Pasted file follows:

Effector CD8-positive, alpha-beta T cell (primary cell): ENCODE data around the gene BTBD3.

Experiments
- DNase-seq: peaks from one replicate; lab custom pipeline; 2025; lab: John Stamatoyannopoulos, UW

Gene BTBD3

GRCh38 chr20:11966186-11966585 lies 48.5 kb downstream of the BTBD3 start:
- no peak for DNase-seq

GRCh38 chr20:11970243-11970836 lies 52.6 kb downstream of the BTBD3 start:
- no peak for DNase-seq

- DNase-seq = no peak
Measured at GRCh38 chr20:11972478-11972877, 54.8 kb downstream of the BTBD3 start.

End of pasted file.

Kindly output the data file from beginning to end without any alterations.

Effector CD8-positive, alpha-beta T cell (primary cell): ENCODE data around the gene BTBD3.

Experiments
- DNase-seq: peaks from one replicate; lab custom pipeline; 2025; lab: John Stamatoyannopoulos, UW

Gene BTBD3

GRCh38 chr20:11966186-11966585 lies 48.5 kb downstream of the BTBD3 start:
- no peak for DNase-seq

GRCh38 chr20:11970243-11970836 lies 52.6 kb downstream of the BTBD3 start:
- no peak for DNase-seq

- DNase-seq = no peak
Measured at GRCh38 chr20:11972478-11972877, 54.8 kb downstream of the BTBD3 start.